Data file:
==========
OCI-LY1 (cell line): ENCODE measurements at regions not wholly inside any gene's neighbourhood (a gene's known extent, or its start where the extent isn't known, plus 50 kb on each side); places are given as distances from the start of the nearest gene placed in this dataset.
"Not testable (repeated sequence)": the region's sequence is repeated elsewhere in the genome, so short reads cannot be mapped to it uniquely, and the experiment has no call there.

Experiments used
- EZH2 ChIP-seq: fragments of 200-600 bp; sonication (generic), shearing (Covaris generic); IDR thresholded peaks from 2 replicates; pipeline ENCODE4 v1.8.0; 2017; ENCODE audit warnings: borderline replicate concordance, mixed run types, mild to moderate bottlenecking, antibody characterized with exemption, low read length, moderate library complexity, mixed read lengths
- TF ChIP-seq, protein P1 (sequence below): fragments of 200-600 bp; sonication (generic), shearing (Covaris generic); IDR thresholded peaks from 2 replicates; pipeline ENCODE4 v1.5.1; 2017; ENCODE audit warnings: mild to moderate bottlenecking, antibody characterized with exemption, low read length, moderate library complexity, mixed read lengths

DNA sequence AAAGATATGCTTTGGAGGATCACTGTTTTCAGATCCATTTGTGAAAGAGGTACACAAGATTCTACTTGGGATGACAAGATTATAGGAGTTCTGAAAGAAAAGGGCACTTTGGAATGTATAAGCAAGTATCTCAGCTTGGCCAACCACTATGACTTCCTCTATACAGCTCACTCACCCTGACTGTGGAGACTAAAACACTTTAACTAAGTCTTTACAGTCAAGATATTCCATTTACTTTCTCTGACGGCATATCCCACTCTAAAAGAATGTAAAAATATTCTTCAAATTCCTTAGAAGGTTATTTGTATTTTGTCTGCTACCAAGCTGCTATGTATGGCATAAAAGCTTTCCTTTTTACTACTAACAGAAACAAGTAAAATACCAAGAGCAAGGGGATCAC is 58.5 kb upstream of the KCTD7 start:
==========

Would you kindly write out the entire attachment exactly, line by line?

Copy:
OCI-LY1 (cell line): ENCODE measurements at regions not wholly inside any gene's neighbourhood (a gene's known extent, or its start where the extent isn't known, plus 50 kb on each side); places are given as distances from the start of the nearest gene placed in this dataset.
"Not testable (repeated sequence)": the region's sequence is repeated elsewhere in the genome, so short reads cannot be mapped to it uniquely, and the experiment has no call there.

Experiments used
- EZH2 ChIP-seq: fragments of 200-600 bp; sonication (generic), shearing (Covaris generic); IDR thresholded peaks from 2 replicates; pipeline ENCODE4 v1.8.0; 2017; ENCODE audit warnings: borderline replicate concordance, mixed run types, mild to moderate bottlenecking, antibody characterized with exemption, low read length, moderate library complexity, mixed read lengths
- TF ChIP-seq, protein P1 (sequence below): fragments of 200-600 bp; sonication (generic), shearing (Covaris generic); IDR thresholded peaks from 2 replicates; pipeline ENCODE4 v1.5.1; 2017; ENCODE audit warnings: mild to moderate bottlenecking, antibody characterized with exemption, low read length, moderate library complexity, mixed read lengths

DNA sequence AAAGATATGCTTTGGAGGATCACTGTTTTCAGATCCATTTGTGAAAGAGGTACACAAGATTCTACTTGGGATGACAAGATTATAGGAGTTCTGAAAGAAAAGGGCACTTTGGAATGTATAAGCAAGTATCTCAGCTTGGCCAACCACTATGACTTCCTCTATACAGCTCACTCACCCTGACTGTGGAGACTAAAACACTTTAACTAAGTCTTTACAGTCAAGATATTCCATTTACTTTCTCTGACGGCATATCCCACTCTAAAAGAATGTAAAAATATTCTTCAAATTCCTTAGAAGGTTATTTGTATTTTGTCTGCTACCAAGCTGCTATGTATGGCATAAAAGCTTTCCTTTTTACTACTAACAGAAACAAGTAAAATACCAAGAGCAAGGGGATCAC is 58.5 kb upstream of the KCTD7 start: